For now, the best thing Texas does is throw the ball. That said, if Nebraska has shown any defensive weakness, it’s against the run. Does Texas really want to have Garrett Gilbert throwing the ball 45 times or so at Lincoln with Jared Crick up front and a secondary led by cornerbacks Prince Amukamara and Alfonzo Dennard?
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Q: Is Texas running back Tre Newton hurt or just not playing? He did not play at all in the Texas/OU game.
CARLTON: Tre Newton is one those players who has to be 100 percent or close to it to be effective. He was still battling a hip injury the week of the Oklahoma game. Now he’s close to healthy. But Fozzy Whittaker and D.J. Monroe have gotten most of the snaps at tailback in practice and Cody Johnson has gotten back into his short-yardage niche. For the moment, it might be hard for Newton to see meaningful playing time.
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Q: Will Dana Holgorsen remind Texas Tech fans of the old Mike Leach offense Saturday in Lubbock?
CARLTON: Certainly, Dana Holgorsen runs a pretty familiar offense to Red Raiders fans. And it’s having the same effect at Oklahoma State that it did at Texas Tech and at Houston, where Holgorsen’s version of the spread made stars and NCAA leaders out of several quarterbacks. Brandon Weeden, along with receiver Justin Blackmon and running back Kendall Hunter, are reaping the benefits.
Then again, offense isn’t the problem at Texas Tech right now, despite that one stumbling performance against Texas. In games against Iowa State and Baylor, the Red Raiders have averaged 41.5 points and 571.5 yards. Neal Brown’s offense seems to have found a sweet spot.
The trouble is the defense, which ranks 89th nationally.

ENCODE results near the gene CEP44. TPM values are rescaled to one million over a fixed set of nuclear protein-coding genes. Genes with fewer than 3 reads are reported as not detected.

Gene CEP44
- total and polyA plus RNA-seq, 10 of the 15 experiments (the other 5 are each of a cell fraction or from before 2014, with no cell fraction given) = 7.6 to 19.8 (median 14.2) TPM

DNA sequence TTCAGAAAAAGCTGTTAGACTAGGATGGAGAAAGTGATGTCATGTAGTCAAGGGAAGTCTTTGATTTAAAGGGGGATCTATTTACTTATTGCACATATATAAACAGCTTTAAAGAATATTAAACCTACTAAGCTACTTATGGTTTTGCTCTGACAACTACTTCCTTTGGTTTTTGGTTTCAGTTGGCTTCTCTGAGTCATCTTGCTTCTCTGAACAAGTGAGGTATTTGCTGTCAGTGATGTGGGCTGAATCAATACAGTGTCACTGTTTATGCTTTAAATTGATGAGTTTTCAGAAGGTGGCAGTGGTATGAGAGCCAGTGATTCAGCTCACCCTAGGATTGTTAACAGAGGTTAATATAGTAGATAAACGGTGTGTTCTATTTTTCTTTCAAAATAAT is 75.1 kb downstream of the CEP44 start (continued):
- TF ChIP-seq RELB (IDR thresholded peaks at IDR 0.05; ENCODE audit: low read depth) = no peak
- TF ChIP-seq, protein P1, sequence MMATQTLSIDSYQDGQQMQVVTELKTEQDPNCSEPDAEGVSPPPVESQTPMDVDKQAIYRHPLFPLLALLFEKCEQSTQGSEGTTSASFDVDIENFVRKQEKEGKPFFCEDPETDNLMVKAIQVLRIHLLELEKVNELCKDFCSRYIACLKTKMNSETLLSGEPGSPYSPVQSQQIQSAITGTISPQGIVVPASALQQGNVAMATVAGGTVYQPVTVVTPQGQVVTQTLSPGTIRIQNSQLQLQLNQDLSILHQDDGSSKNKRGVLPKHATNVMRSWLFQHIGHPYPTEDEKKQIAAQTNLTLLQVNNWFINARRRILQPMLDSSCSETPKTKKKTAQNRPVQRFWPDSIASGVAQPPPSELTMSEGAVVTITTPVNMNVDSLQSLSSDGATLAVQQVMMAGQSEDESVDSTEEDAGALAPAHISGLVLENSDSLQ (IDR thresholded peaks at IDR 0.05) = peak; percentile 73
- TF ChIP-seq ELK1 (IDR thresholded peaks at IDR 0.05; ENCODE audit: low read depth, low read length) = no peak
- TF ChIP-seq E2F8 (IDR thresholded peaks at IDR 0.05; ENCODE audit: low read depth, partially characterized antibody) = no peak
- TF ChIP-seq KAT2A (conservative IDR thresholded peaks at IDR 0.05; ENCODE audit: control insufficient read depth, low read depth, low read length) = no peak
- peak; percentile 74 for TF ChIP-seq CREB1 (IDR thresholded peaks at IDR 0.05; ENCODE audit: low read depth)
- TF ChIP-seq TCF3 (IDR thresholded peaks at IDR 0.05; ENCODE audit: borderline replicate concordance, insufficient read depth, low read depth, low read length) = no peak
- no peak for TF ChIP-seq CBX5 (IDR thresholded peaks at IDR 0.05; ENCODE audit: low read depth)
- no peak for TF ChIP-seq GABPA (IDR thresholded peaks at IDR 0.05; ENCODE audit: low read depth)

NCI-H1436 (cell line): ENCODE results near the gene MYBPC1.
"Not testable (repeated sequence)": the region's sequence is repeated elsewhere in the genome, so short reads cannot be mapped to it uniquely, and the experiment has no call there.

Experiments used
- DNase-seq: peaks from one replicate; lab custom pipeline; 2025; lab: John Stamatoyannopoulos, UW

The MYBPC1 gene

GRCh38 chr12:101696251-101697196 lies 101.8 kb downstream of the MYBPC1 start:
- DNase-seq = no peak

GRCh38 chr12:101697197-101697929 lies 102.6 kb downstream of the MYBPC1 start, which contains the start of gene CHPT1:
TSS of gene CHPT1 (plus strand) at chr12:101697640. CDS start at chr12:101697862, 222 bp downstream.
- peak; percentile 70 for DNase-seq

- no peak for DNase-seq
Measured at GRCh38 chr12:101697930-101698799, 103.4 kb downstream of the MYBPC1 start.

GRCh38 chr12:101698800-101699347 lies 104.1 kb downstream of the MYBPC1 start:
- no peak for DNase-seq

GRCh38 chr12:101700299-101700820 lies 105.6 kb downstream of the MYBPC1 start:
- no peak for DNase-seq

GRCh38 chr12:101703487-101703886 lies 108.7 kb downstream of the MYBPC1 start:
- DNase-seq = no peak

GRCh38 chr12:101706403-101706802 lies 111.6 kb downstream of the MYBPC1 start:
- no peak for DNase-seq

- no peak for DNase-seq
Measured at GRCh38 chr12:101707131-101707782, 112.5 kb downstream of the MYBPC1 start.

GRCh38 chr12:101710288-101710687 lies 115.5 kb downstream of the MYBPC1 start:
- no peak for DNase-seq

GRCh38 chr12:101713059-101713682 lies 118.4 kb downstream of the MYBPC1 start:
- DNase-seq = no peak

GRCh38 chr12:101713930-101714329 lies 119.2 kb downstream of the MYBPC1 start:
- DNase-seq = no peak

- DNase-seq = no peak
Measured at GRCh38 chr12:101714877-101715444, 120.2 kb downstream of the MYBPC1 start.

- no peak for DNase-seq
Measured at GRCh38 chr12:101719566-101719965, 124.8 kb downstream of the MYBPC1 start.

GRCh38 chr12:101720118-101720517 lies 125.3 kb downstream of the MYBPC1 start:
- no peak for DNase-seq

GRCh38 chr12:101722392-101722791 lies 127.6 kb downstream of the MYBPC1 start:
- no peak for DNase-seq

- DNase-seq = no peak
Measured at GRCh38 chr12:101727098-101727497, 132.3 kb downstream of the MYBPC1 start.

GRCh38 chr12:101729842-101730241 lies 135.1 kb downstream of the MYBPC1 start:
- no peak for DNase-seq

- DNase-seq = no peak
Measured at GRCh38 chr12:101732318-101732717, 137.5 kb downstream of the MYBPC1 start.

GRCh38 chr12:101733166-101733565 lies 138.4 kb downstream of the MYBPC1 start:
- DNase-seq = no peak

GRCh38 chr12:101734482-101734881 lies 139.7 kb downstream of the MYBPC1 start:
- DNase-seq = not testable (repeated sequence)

“Defensively, 500 yards of offense and the points we gave up and we caused no turnovers,” coach Tommy Tuberville said, looking back on the 45-38 win over Baylor. “We can’t continue to do that, we have to make turnovers. We have to cause fumbles and get interceptions. We’re just not making plays that we need to, to get out of jams in certain situations.
“We obviously are missing some players. We were missing three starters in the game defensively some for different reasons. Those things are going to build up on us as we get into this stretch and we are going to have some injuries.”
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Q: What is Mike Sherman doing with the offensive line? There have been a lot of penalties. Is he building depth? What are the options?
CARLTON: A lot of attention is focused on the A&M offensive line. But really Sherman has few options, with just one senior (Evan Eike) on the two-deep. True freshman Luke Joeckel committed a couple of false starts against Arkansas but drew praise from quarterback Jerrod Johnson. Joeckel is playing because he remains Sherman’s best option at the position. Because of its youth, this unit should only get better during the course of the season and especially next year. But you have to live with growing pains.
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Q: What was the deal on Texas Tech’s onside kick against Baylor?
CARLTON: All you need to know about the sheer strangeness of the play is that it has generated a Gundy-esque 3.5 million views on YouTube. Donnie Carona’s kick went 8 yards. While Carona and several teammates looked at the ball, Baylor’s Terrance Ganaway swooped in on the live ball and ran 38 yards for a touchdown. Suffice to say, we probably won’t see that play again this season from Tech, which also had an onside kick return for a touchdown at Iowa State.